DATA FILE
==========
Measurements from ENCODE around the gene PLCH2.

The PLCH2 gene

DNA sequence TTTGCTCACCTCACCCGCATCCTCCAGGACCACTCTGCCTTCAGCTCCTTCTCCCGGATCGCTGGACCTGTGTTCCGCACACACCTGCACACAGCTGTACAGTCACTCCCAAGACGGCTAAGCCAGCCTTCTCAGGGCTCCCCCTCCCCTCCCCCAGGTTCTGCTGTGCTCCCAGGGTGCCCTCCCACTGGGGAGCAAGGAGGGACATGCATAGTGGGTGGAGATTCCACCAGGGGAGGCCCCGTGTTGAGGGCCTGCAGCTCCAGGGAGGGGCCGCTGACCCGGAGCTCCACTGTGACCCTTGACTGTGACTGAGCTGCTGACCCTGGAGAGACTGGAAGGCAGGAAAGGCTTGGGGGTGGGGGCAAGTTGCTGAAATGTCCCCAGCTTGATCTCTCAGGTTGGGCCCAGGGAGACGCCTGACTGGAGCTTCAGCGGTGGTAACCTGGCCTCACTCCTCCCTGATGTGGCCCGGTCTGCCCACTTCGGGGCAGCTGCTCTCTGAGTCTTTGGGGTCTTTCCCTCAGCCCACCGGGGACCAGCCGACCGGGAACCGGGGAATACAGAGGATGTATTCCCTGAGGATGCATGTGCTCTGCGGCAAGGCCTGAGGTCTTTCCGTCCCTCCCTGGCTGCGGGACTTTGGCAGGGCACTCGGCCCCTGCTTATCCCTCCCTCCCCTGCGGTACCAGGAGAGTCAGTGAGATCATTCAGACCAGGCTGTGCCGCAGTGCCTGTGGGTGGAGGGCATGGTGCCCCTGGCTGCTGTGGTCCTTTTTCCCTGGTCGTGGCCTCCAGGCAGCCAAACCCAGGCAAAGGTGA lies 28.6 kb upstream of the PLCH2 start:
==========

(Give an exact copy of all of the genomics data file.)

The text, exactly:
Measurements from ENCODE around the gene PLCH2.

The PLCH2 gene

DNA sequence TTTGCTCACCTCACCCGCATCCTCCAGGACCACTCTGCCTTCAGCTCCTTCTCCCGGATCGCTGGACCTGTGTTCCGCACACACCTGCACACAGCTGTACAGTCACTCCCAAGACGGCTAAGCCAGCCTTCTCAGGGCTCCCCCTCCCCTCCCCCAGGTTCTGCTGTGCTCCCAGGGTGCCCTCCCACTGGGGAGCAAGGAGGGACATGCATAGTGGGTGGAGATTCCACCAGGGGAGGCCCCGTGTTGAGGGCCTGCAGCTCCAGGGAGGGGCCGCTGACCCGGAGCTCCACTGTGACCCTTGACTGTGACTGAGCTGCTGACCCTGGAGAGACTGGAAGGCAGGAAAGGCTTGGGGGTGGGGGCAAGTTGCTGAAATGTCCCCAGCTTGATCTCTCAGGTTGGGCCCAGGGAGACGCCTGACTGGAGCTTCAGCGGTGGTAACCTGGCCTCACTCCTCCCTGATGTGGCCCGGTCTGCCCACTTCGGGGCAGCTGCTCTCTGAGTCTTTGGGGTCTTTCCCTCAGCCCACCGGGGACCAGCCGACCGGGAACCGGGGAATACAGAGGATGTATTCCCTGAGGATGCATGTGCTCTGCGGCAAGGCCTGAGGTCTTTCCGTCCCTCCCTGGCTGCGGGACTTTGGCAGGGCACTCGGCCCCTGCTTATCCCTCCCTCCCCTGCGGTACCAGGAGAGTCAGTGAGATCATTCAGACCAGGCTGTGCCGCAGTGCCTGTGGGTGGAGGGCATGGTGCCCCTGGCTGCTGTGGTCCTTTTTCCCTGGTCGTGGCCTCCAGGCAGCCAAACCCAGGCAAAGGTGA lies 28.6 kb upstream of the PLCH2 start: